If a stone is dropped at an altitude of 174.9 m from a helicopter which is ascending with a velocity of 20.68 m/s, how long does the stone take to reach the ground?

The problem I am having is that I am confused about using positive #g# because gravity is directed towards the Earth and the stone is falling in that direction or if I should be using negative #g# because the stone is falling opposite to the direction in which the helicopter is ascending, upwards??

It would really help if you guys could explain why g should be negative or positive. Thanks guys. :))

2 Answers
Aug 17, 2016

Answer:

8.45 seconds.

Explanation:

The direction of 'g' when talking about acceleration depends on the coordinate system we define. For example if you were to define downwards as the positive 'y' then g would be positive. Convention is to take upwards as positive so g will be negative. This is what we shall use, also we take the ground as #y = 0#

#color(red)("EDIT:")# I have added an approach using the kinematic equations you learn early on at the bottom. All I have done here is derive these using calculus but I appreciate you may not have covered it. Scroll down to the red title for the non calculus approach.

We can look at this much more closely by starting from scratch with Newton's second law. When the stone is dropped it has an initial velocity but the only force acting on it is due to gravity. We have defined upwards as the positive y direction so by Newton's second law we can write

#m(d^2y)/(dt^2) = -mg#

#(d^2y)/(dt^2) = -g#

This is because the stone will accelerate towards the earth, which we have defined as the negative direction.

Integrating this expression gives:

#(dy)/(dt) = -g t + C#

#(dy)/(dt) = y'(t)# is the velocity of the stone, so when we apply the initial velocity at #y'(0) = +20.68# we arrive at

#20.68 = g*0 + C#

#implies C = 20.68#

#(dy)/(dt) = 20.68 - g t#

This models the velocity and makes sense if you think about it. When it's released, it will have the same velocity as the helicopter and will thus move upwards for a time but as time progresses it will stop and then begin to fall.

To find displacement, we integrate again:

#y(t) = 20.68t - 1/2g t^2 + C#

Apply initial condition #y(0) = 174.9#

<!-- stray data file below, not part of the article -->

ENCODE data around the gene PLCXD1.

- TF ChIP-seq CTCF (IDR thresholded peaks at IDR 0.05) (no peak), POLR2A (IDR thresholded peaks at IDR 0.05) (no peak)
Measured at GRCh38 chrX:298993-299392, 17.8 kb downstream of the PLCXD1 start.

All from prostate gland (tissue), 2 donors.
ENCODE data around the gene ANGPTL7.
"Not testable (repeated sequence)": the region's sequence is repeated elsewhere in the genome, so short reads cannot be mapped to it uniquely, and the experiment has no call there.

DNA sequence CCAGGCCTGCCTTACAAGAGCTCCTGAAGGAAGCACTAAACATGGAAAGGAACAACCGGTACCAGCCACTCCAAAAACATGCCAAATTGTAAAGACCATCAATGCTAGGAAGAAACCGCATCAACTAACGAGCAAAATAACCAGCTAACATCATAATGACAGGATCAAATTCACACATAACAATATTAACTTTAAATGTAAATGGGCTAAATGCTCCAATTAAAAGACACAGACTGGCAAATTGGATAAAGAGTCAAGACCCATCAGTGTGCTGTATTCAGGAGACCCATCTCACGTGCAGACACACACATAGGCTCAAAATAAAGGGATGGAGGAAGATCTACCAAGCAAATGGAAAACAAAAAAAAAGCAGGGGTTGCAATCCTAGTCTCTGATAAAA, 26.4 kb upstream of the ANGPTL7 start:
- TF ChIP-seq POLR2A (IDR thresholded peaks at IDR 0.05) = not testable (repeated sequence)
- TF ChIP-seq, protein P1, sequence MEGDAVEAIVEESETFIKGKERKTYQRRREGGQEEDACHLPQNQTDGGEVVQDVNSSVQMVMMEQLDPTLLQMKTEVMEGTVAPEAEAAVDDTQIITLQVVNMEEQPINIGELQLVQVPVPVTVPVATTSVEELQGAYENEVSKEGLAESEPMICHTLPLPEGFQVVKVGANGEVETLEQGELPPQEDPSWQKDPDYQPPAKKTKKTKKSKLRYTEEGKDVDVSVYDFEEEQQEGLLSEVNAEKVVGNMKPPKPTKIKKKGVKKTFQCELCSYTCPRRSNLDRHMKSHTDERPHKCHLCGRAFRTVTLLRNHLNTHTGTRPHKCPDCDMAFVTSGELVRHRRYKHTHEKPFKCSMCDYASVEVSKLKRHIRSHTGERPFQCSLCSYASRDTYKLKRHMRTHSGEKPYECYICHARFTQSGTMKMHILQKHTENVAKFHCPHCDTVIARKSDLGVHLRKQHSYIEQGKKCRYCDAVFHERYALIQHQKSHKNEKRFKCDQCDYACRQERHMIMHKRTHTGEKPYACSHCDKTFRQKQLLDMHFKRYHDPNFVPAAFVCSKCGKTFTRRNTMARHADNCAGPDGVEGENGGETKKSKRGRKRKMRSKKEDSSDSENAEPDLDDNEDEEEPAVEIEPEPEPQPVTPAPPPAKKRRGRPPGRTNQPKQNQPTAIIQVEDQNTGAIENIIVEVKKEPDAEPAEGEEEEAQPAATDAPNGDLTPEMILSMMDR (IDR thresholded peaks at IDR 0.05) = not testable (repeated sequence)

#174.9 = 20.68*0 - 1/2g * 0^2 + C#

#implies C = 174.9#

#therefore y(t) = 20.68t - 1/2g t^2 + 174.9#

To solve for the time to reach the ground, set #y=0# and solve the quadratic:

#1/2g t^2 - 20.68t - 174.9 = 0#

This is definitely a job for the quadratic formula:

#t = (20.68+-sqrt(20.68^2 - 4(1/2g)(-174.9)))/g#

Taking #g = 9.8ms^(-2)#

#t = 8.45 or -4.23#

We discard the negative solution so therefore the stone takes 8.45 seconds to hit the ground.

#color(red)("No Calculus Approach")#

We know that #v = v_0+at# where #v# is the final velocity, #v_0# is the initial velocity, #a# is acceleration and #t# is the time it's applied for.

As I said earlier, with an upwards coordinate system #g# will be negative but the stone will initially move upwards because of it's initial velocity. We want to find the point at which it stops moving upwards:

Set #v = 0#

#0 = v_0 - g t#

#therefore t = v_0/g = 20.68/9.8#

Now use

#S = v_0t + 1/2at^2# again with #a = -g#

so #S = v_0(v_0/g) -1/2g(v_0/g)^2#

#S = (v_0)^2/g - v_0^2/(2g)#

#S = (20.68)^2/9.8 - (20.68^2)/(2*9.8)#

#S = 21.8m#

This means that the stone stops momentarily at #y = 174.9 + 21.8#

#y = 196.7m#

Now we don't have any pesky initial velocities to contend with, just a straight fall from this height:

#S = v_0t -1/g t^2#

#v_0 = 0#

As upwards is positive, falling will result in a negative displacement so

#-196.7 = -1/2g t^2#

#196.7 = 1/2 g t^2#

#t = sqrt((2*196.7)/9.8)#

#t = 8.45# as required.

Aug 17, 2016

Answer:

8.45s

Explanation:

The helicopter is asceding with a velocity #u=20.68m/s# So the stone dropped from it will have same initial velocity as the ascending velocity of helicopter but downward gravitational force will provide it a downward acceleration (g).

Considering the point of dropping the stone from helicopter as origin we proceed as follows

If upward initial velocity be taken positive then downward acceleration (g) should be taken as negative and downard displacement (h) should also be considered negative.

#color(red)("Here upward +ve and downward -ve")#

Now calculation of time (t) of reaching ground

So we have

# u=+20.68m/s#
#g=-9.8m/s^2#
#h=-174.9m#

#t=?#

Inserting these in equation of motion under gravity (comprising the variables h,u,g,t) we get

#h=uxxt+1/2xxgxxt^2#

#=>-174.9=20.68xxt-1/2xx9.8xxt^2....(1)#

#=>4.9t^2-20.68t-174.9=0#

#=>t=(20.68+sqrt((-20.68)^2-4*4.9*(-174.9)))/(2*4.9)#

#:.t=8.45s#

The same equation(1) will be obtained if we reverse the direction#color(red)(" i.e.upward - ive and downward + ive.")#